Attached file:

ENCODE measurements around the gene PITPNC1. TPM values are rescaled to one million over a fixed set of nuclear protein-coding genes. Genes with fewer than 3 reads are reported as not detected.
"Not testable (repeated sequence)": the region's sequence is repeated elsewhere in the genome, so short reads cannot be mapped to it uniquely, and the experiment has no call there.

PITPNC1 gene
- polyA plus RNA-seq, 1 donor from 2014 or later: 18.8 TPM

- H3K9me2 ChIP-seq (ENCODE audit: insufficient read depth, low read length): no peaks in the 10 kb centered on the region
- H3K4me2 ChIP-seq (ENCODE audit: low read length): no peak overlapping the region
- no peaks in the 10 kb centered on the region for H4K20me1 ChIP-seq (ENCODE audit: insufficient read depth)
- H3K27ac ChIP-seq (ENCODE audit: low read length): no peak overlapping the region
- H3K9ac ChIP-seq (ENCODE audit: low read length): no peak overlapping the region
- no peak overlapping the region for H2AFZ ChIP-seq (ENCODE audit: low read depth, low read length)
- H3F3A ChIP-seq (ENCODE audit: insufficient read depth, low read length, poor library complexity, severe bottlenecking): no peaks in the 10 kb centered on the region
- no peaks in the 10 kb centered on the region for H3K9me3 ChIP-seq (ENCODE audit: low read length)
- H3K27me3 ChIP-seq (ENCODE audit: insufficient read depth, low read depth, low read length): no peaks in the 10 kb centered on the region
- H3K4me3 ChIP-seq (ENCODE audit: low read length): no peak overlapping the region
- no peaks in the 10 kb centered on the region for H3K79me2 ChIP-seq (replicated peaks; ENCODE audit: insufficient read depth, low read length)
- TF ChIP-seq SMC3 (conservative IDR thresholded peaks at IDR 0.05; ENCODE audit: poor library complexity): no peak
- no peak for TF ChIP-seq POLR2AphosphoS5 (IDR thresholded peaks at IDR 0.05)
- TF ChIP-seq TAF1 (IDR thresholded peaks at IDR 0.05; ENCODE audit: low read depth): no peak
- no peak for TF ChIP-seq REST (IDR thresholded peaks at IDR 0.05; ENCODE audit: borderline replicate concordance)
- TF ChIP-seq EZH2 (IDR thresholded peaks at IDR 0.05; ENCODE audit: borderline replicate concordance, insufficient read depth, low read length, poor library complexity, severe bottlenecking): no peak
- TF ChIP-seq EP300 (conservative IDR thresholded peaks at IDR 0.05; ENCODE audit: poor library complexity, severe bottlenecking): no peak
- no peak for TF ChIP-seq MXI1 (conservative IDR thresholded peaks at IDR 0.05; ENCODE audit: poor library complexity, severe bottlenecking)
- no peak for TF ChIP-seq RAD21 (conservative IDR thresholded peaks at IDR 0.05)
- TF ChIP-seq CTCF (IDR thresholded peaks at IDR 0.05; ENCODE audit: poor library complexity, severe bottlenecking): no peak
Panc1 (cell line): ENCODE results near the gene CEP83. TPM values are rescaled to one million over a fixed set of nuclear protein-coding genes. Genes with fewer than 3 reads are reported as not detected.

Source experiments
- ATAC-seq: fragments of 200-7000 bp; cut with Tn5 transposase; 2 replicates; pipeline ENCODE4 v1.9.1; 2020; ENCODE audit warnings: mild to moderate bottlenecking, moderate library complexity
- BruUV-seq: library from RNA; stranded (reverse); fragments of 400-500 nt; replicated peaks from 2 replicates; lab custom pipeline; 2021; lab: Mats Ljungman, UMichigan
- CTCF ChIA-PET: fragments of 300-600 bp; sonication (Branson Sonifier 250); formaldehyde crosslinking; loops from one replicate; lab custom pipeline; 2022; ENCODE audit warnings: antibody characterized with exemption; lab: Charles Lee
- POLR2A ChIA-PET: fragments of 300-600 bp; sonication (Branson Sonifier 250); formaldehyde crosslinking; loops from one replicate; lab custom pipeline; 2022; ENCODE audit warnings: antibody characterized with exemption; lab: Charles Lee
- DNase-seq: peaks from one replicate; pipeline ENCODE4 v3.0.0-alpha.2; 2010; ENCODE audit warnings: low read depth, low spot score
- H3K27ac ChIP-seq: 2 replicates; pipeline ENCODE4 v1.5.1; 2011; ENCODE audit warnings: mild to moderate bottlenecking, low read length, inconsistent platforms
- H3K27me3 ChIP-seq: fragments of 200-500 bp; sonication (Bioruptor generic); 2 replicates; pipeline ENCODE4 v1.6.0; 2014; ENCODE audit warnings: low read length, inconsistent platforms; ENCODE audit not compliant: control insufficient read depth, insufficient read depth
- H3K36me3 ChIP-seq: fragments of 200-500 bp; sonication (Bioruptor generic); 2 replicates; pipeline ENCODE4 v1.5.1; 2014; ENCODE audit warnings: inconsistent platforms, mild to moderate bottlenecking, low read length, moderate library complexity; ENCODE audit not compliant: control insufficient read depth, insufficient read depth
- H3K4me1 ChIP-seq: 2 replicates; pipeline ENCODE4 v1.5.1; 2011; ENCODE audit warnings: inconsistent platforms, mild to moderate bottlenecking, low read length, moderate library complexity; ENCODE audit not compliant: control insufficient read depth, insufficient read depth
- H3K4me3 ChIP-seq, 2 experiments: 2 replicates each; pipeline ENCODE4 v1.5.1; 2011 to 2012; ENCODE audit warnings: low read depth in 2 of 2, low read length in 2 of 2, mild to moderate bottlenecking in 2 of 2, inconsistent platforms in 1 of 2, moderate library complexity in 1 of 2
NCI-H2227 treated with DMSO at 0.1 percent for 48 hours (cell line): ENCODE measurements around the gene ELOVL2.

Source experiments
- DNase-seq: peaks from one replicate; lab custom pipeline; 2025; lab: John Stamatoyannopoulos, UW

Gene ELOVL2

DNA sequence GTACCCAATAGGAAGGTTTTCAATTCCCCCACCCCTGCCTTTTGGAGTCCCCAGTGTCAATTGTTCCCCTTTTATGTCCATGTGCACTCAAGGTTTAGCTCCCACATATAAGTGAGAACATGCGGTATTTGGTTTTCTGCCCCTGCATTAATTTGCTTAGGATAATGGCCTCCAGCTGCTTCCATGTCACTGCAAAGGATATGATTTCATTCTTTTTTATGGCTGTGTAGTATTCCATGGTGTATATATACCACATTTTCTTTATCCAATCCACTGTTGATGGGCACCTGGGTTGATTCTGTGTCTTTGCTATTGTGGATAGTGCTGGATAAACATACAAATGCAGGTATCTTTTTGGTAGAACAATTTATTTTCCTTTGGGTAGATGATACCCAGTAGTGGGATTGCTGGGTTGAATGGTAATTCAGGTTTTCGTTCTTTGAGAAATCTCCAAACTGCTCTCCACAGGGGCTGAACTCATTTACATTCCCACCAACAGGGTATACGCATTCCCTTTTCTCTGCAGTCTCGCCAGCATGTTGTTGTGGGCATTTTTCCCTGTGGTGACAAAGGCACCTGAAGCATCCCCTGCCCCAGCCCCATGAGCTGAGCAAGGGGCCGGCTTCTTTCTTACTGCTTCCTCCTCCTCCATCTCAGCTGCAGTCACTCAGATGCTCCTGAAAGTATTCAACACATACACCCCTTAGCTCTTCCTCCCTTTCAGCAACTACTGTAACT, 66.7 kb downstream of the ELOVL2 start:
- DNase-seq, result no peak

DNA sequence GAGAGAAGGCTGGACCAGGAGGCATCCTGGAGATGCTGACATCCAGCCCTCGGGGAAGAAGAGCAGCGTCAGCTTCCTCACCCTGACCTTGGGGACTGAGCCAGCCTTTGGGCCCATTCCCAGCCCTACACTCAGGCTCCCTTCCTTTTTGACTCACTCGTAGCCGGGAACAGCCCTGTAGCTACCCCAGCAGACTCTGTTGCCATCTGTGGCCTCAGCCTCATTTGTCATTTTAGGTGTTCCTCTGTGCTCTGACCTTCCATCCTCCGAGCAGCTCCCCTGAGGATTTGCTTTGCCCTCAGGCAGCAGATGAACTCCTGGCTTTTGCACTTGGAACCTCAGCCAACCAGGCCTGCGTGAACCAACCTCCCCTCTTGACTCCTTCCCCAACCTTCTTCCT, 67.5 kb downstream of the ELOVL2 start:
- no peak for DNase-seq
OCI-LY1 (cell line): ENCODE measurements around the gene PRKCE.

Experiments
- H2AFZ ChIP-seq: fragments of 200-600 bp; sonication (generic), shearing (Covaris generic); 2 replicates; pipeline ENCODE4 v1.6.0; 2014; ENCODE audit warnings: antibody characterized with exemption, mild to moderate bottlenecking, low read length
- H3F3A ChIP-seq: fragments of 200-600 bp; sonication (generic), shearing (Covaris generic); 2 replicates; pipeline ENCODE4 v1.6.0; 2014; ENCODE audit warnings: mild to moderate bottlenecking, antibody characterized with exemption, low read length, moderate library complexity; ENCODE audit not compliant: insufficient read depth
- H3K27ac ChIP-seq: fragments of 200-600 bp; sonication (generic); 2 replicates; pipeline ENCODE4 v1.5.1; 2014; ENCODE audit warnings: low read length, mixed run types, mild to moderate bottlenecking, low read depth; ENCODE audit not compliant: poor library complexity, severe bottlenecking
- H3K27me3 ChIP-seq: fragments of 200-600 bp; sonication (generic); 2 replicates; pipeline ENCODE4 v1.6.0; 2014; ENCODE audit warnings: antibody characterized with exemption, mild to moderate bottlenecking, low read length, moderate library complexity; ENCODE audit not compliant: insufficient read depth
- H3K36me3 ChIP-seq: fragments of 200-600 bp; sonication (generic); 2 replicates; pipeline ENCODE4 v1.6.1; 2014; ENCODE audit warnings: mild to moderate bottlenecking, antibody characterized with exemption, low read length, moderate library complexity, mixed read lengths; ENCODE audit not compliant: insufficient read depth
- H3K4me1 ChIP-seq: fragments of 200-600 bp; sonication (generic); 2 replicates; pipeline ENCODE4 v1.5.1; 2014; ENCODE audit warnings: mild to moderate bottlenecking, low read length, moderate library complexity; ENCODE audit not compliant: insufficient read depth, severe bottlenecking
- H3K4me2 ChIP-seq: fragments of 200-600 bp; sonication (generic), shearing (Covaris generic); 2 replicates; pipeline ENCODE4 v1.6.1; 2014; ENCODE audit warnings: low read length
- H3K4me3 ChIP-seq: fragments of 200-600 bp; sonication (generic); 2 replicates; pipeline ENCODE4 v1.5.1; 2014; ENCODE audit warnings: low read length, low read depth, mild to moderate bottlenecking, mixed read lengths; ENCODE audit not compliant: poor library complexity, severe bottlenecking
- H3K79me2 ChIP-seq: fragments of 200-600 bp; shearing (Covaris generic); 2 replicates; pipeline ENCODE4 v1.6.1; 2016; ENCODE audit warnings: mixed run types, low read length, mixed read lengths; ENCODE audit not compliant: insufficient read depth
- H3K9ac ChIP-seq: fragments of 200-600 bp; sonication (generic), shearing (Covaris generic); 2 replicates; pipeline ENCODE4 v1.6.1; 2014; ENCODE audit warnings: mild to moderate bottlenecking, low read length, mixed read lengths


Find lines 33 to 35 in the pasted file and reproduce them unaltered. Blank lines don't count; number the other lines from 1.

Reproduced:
- H3K27me3 ChIP-seq: fragments of 200-500 bp; sonication (Bioruptor generic); 2 replicates; pipeline ENCODE4 v1.6.0; 2014; ENCODE audit warnings: low read length, inconsistent platforms; ENCODE audit not compliant: control insufficient read depth, insufficient read depth
- H3K36me3 ChIP-seq: fragments of 200-500 bp; sonication (Bioruptor generic); 2 replicates; pipeline ENCODE4 v1.5.1; 2014; ENCODE audit warnings: inconsistent platforms, mild to moderate bottlenecking, low read length, moderate library complexity; ENCODE audit not compliant: control insufficient read depth, insufficient read depth
- H3K4me1 ChIP-seq: 2 replicates; pipeline ENCODE4 v1.5.1; 2011; ENCODE audit warnings: inconsistent platforms, mild to moderate bottlenecking, low read length, moderate library complexity; ENCODE audit not compliant: control insufficient read depth, insufficient read depth